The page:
November 01, 2017
Inspired by a financial challenge from members of the Board of Trustees, Susquehanna University has launched the Women's Leadership Initiative.
In an effort to raise $3 million, funding is structured as a four-year challenge. Signe S. Gates '71, chair of the Board of Trustees, and Dawn (Grigg) Mueller '68, board vice chair, have pledged $250,000 each year for the next four years-a $1 million challenge gift. To claim their generous challenge, other donors must contribute $500,000 each year for the next four years, for an additional $2 million. All challenge-eligible gifts will support Women's Leadership Initiative programs.
The Women's Leadership Initiative will
- Provide every female student with up to two university-supported, professional opportunities during her four years at Susquehanna. Many non-business fields do not offer paid internships or positions. Eliminating financial barriers will place Susquehanna women in work-related environments earlier, creating opportunities for them to gain experience, build connections with professionals and position themselves for future success.
- Support a robust, four-year preparation plan for every female student that includes up to two funded opportunities for conference and workshop participation, career treks into major cities, job shadowing experiences to connect with alumni, and the chance to gain skills in areas like public speaking, personal financial planning and work/life balance. Building competency in these areas will make Susquehanna women more competitive for highly sought roles and more productive in those roles from the start.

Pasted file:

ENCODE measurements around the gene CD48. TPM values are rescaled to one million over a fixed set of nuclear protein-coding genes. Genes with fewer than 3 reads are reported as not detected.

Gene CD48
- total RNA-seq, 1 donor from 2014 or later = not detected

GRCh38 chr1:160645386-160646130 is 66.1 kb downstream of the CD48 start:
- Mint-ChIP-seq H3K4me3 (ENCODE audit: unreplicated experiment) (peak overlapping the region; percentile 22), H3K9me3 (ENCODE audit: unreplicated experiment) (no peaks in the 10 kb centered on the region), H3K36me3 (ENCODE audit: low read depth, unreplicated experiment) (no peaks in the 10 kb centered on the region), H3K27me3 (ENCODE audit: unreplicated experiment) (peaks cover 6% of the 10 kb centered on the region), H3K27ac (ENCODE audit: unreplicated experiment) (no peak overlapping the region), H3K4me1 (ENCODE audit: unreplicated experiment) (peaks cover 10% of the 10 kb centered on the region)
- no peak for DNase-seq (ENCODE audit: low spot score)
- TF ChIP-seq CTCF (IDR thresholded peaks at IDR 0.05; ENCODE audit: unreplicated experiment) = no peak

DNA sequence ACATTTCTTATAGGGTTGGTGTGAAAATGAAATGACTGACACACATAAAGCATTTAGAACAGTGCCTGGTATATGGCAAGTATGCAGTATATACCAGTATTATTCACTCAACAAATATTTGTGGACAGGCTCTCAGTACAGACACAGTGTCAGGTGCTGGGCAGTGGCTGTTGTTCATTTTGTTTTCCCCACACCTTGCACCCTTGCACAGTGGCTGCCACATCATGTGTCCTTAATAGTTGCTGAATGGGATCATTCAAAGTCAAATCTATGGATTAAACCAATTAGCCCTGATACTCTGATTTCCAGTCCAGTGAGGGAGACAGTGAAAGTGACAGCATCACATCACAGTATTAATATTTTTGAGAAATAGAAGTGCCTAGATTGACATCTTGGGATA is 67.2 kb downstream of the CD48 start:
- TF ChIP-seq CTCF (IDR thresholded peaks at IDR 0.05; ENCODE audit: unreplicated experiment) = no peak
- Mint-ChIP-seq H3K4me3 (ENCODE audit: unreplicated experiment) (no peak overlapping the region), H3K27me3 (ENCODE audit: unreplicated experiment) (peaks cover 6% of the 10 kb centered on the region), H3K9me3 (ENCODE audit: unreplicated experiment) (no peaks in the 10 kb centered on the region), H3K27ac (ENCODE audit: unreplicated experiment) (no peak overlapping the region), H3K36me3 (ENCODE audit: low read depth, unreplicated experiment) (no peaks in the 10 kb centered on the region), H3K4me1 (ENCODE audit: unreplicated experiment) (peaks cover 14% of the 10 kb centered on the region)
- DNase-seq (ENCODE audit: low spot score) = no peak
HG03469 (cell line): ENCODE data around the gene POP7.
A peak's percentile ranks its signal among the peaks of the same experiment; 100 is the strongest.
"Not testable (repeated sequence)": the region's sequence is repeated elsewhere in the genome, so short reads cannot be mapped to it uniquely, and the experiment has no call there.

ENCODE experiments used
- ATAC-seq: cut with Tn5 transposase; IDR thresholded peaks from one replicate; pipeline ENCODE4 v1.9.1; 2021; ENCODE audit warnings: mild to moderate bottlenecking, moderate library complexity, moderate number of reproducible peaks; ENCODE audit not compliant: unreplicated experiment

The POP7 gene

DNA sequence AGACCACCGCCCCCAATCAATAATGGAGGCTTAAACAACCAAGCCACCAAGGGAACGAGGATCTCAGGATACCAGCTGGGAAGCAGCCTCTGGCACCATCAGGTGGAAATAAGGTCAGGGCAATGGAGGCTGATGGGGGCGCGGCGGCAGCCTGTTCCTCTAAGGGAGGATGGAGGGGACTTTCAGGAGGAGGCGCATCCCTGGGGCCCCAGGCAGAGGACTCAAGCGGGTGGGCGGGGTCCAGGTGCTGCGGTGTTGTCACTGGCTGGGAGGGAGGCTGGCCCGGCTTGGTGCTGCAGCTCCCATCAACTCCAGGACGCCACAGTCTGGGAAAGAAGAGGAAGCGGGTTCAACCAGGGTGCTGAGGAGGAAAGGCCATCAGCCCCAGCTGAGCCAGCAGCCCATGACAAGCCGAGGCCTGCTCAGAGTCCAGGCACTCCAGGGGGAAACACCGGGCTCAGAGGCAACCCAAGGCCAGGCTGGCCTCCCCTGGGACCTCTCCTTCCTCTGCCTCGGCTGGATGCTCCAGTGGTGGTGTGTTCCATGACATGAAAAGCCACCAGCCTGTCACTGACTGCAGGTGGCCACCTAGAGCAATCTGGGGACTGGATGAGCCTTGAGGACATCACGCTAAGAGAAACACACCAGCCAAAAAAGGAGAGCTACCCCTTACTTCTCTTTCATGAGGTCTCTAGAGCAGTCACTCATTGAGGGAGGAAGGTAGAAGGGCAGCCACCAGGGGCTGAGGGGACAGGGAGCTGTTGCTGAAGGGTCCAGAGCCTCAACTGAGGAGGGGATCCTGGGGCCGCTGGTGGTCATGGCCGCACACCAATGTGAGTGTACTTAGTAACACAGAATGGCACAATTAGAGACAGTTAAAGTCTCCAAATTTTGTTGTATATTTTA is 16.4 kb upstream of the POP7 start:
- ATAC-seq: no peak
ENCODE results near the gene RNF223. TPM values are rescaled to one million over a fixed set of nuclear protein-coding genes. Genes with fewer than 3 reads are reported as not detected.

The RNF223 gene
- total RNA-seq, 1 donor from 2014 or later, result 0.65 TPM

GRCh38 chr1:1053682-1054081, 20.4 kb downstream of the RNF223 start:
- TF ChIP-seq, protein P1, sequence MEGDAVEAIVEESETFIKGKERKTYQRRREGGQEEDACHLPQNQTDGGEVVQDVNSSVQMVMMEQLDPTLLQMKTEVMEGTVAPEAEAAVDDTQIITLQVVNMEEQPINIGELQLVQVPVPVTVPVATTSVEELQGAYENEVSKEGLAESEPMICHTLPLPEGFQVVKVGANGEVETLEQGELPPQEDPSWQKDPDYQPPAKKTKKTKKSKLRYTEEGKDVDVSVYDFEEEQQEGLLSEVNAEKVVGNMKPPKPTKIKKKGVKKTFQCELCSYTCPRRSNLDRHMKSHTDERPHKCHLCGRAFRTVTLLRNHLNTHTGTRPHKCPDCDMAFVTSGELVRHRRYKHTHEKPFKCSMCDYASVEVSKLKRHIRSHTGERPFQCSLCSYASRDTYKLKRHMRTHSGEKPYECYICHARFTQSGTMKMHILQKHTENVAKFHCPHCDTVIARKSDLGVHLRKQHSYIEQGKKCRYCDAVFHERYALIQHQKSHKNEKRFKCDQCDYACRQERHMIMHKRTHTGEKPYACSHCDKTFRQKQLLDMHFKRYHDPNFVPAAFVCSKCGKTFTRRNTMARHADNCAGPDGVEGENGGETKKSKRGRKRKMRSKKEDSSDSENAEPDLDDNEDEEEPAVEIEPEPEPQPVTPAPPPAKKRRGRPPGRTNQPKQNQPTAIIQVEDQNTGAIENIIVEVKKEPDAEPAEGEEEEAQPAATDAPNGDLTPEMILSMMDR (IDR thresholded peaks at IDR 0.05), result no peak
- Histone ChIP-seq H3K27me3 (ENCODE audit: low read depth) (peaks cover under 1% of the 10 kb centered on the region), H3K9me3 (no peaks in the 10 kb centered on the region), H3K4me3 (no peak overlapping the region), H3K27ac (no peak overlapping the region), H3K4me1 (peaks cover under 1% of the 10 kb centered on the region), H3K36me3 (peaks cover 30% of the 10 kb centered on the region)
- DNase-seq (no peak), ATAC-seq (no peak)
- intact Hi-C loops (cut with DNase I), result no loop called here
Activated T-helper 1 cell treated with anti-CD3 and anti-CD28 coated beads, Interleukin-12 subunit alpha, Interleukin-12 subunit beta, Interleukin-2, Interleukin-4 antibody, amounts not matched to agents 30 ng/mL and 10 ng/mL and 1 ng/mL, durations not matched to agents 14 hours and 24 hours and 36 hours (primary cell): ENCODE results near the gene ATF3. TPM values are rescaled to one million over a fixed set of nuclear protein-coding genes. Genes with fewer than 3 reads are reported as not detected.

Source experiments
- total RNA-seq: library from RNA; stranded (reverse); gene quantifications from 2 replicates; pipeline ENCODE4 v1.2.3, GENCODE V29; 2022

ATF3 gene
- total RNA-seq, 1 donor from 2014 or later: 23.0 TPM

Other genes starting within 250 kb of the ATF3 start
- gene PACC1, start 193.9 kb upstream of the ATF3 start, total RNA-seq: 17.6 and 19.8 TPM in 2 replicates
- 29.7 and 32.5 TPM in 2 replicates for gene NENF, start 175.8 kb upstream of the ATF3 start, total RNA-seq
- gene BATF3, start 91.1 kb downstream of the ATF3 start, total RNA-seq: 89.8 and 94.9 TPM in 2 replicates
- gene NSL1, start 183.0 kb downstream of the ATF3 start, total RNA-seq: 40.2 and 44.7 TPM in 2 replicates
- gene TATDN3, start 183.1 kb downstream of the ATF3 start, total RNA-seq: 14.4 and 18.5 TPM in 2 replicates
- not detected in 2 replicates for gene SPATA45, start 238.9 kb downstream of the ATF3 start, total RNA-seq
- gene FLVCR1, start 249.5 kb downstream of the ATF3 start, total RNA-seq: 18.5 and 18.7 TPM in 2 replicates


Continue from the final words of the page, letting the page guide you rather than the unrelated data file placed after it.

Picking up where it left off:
- Create meaningful connections with at least five alumni, per student, by graduation. Whether by academic program, co-curricular activity, industry or other affiliation, Susquehanna will foster stronger connections between students and alumni that benefit all.
Gates and Mueller credit a 2015 pledge from Susquehanna alumna Janet Fowler Grey as the inspiration for their challenge. Grey's pledge created the Grey Women's Leadership Fund, which supports experiential opportunities for female students in the Sigmund Weis School of Business.
"I became very intrigued with it," Mueller said. "We're taking Janet's initial idea with regard to leadership and trying to expand that, so we're able to have ways for women who are not in the business school to have these same professional experiences."
Gates, retired senior vice president, general counsel and corporate secretary at Barnes Group Inc., said she and Mueller, retired physician and faculty member at Virginia Commonwealth University School of Medicine, have both had the experience of being "the only women in the room who can influence an organization."
"We hope that by supporting the Women's Leadership Initiative, we, as Susquehanna women graduates who have been in successful leadership positions, inspire current students and offer encouragement to them as to what a Susquehanna woman might achieve," Gates said, "and we want to put some financial support behind that encouragement."
The Women's Leadership Initiative will build upon the university's ongoing efforts, such as the Sigmund Weis School of Business' Women's Symposium, to address Susquehanna's role in promoting women into positions of professional leadership.
"For three decades, women have been enrolling in college at higher rates than men and exceeding men in overall educational attainment. Yet across all industries, women represent less than 50 percent of leadership roles and are paid only 74 cents on the dollar compared to men," said President Jonathan D. Green. "Through the Women's Leadership Initiative, Susquehanna will address its role in this societal disparity."